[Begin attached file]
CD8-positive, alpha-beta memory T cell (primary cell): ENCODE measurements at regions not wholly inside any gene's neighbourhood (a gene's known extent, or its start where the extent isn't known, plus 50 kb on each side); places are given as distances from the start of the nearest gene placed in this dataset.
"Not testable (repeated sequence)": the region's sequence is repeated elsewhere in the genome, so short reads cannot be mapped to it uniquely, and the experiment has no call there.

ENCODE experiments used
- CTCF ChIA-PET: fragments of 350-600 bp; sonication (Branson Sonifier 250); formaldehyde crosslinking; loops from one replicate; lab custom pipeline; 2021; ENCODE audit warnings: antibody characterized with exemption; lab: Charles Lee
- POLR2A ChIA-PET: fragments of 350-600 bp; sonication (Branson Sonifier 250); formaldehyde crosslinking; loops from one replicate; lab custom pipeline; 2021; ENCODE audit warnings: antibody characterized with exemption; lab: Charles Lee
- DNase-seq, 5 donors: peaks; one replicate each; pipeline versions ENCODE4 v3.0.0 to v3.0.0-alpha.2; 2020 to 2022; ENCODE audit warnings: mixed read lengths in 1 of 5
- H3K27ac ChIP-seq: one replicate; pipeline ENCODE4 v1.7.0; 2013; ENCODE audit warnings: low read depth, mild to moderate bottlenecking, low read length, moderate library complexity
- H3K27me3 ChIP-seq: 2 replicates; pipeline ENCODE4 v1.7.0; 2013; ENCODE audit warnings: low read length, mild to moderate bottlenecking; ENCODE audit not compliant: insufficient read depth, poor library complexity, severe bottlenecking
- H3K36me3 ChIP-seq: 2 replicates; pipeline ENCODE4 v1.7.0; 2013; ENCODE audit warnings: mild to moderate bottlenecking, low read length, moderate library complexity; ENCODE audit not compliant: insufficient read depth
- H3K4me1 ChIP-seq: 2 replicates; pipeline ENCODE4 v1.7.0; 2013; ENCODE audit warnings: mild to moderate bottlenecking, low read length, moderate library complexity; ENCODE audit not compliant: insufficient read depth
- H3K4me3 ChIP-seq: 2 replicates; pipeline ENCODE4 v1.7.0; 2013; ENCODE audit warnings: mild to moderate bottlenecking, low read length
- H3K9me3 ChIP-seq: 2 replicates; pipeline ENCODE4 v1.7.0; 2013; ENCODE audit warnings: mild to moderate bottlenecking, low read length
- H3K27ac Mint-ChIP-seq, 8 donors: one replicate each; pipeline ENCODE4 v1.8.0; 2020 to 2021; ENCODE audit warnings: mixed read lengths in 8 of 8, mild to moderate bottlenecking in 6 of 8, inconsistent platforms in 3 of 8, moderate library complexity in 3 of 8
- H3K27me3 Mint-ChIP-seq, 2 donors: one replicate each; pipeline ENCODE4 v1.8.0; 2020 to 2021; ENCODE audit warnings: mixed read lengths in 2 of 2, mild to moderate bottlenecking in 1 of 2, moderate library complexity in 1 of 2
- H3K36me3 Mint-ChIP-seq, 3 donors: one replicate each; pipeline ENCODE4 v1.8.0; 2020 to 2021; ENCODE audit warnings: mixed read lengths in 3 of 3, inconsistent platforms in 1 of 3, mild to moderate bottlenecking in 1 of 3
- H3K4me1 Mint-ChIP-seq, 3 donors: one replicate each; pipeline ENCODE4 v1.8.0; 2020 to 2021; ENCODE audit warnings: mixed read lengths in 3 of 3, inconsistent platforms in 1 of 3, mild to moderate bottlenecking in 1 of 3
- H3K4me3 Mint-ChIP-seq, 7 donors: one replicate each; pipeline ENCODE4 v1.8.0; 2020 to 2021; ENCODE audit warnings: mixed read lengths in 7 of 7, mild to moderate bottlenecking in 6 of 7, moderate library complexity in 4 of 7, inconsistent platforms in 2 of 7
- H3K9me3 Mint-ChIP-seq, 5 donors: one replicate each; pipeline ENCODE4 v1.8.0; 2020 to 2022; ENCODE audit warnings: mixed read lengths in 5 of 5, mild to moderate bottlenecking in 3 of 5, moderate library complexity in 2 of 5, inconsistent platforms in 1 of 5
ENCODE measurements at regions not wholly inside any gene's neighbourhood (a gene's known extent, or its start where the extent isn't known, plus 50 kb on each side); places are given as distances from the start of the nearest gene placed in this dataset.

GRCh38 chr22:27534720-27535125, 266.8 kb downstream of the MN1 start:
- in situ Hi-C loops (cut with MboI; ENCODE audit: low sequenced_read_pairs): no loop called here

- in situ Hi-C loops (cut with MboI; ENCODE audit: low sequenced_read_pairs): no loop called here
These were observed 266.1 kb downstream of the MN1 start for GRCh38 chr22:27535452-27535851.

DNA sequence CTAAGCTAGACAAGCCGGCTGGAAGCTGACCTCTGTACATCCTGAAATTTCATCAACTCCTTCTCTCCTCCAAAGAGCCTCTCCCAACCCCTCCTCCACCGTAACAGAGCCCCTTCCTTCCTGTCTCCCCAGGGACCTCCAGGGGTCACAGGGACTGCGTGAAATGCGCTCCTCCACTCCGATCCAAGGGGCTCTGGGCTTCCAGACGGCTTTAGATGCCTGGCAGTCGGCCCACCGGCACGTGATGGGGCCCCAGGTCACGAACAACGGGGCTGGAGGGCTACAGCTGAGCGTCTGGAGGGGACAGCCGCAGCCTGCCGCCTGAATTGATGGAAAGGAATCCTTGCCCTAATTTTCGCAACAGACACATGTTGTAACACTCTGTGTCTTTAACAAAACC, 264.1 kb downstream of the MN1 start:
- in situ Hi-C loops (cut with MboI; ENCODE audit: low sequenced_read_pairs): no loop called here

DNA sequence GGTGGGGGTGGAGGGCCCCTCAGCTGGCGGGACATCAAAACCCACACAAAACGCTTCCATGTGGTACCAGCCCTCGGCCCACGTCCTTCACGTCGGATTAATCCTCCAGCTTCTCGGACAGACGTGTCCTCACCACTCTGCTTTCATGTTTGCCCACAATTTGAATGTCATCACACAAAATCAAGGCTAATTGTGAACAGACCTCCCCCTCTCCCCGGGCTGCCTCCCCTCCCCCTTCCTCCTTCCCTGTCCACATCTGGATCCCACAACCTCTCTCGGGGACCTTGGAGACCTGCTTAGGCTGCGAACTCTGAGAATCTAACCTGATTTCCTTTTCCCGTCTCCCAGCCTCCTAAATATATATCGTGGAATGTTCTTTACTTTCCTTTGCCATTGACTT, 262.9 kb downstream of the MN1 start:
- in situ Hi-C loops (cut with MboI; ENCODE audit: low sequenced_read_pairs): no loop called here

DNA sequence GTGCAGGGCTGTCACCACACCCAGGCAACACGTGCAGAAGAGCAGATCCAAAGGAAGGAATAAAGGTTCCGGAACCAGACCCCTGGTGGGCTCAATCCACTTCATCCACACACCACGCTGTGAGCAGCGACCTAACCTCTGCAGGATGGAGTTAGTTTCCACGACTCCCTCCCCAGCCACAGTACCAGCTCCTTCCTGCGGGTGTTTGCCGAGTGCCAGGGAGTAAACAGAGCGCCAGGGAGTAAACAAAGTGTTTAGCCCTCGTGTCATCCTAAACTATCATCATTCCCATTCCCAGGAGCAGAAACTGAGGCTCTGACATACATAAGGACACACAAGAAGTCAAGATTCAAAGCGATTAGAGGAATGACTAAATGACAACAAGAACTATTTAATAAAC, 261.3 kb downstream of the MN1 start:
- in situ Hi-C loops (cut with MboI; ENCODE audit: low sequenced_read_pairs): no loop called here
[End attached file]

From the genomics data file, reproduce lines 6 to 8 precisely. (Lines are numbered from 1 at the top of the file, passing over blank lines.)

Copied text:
- DNase-seq, 5 donors: peaks; one replicate each; pipeline versions ENCODE4 v3.0.0 to v3.0.0-alpha.2; 2020 to 2022; ENCODE audit warnings: mixed read lengths in 1 of 5
- H3K27ac ChIP-seq: one replicate; pipeline ENCODE4 v1.7.0; 2013; ENCODE audit warnings: low read depth, mild to moderate bottlenecking, low read length, moderate library complexity
- H3K27me3 ChIP-seq: 2 replicates; pipeline ENCODE4 v1.7.0; 2013; ENCODE audit warnings: low read length, mild to moderate bottlenecking; ENCODE audit not compliant: insufficient read depth, poor library complexity, severe bottlenecking